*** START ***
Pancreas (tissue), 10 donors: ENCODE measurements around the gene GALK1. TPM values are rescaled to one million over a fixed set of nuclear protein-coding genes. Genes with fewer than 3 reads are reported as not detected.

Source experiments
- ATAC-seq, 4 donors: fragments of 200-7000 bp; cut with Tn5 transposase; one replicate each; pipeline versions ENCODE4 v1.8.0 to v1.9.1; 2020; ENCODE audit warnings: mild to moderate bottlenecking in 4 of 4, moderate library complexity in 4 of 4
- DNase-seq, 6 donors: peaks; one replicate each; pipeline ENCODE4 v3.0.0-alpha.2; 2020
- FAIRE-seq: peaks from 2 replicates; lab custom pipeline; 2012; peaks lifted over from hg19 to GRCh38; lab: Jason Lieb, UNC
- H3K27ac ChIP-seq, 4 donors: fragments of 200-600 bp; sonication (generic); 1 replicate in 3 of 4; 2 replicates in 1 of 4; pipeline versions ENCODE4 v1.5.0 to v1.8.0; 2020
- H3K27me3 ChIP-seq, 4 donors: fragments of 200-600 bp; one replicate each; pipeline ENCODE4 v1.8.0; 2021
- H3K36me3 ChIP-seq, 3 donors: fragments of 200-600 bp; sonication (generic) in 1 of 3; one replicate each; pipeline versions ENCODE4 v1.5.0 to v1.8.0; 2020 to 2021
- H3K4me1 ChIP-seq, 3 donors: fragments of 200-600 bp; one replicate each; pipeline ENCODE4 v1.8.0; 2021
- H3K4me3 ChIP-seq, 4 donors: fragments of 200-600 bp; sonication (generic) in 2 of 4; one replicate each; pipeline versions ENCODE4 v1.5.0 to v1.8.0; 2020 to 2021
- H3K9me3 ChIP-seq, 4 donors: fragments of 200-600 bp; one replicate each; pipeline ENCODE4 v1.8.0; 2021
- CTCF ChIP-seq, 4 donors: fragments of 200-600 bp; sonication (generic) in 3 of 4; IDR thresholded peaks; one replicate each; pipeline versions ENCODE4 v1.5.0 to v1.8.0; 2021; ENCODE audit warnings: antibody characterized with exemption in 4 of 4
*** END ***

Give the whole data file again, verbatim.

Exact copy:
Pancreas (tissue), 10 donors: ENCODE measurements around the gene GALK1. TPM values are rescaled to one million over a fixed set of nuclear protein-coding genes. Genes with fewer than 3 reads are reported as not detected.

Source experiments
- ATAC-seq, 4 donors: fragments of 200-7000 bp; cut with Tn5 transposase; one replicate each; pipeline versions ENCODE4 v1.8.0 to v1.9.1; 2020; ENCODE audit warnings: mild to moderate bottlenecking in 4 of 4, moderate library complexity in 4 of 4
- DNase-seq, 6 donors: peaks; one replicate each; pipeline ENCODE4 v3.0.0-alpha.2; 2020
- FAIRE-seq: peaks from 2 replicates; lab custom pipeline; 2012; peaks lifted over from hg19 to GRCh38; lab: Jason Lieb, UNC
- H3K27ac ChIP-seq, 4 donors: fragments of 200-600 bp; sonication (generic); 1 replicate in 3 of 4; 2 replicates in 1 of 4; pipeline versions ENCODE4 v1.5.0 to v1.8.0; 2020
- H3K27me3 ChIP-seq, 4 donors: fragments of 200-600 bp; one replicate each; pipeline ENCODE4 v1.8.0; 2021
- H3K36me3 ChIP-seq, 3 donors: fragments of 200-600 bp; sonication (generic) in 1 of 3; one replicate each; pipeline versions ENCODE4 v1.5.0 to v1.8.0; 2020 to 2021
- H3K4me1 ChIP-seq, 3 donors: fragments of 200-600 bp; one replicate each; pipeline ENCODE4 v1.8.0; 2021
- H3K4me3 ChIP-seq, 4 donors: fragments of 200-600 bp; sonication (generic) in 2 of 4; one replicate each; pipeline versions ENCODE4 v1.5.0 to v1.8.0; 2020 to 2021
- H3K9me3 ChIP-seq, 4 donors: fragments of 200-600 bp; one replicate each; pipeline ENCODE4 v1.8.0; 2021
- CTCF ChIP-seq, 4 donors: fragments of 200-600 bp; sonication (generic) in 3 of 4; IDR thresholded peaks; one replicate each; pipeline versions ENCODE4 v1.5.0 to v1.8.0; 2021; ENCODE audit warnings: antibody characterized with exemption in 4 of 4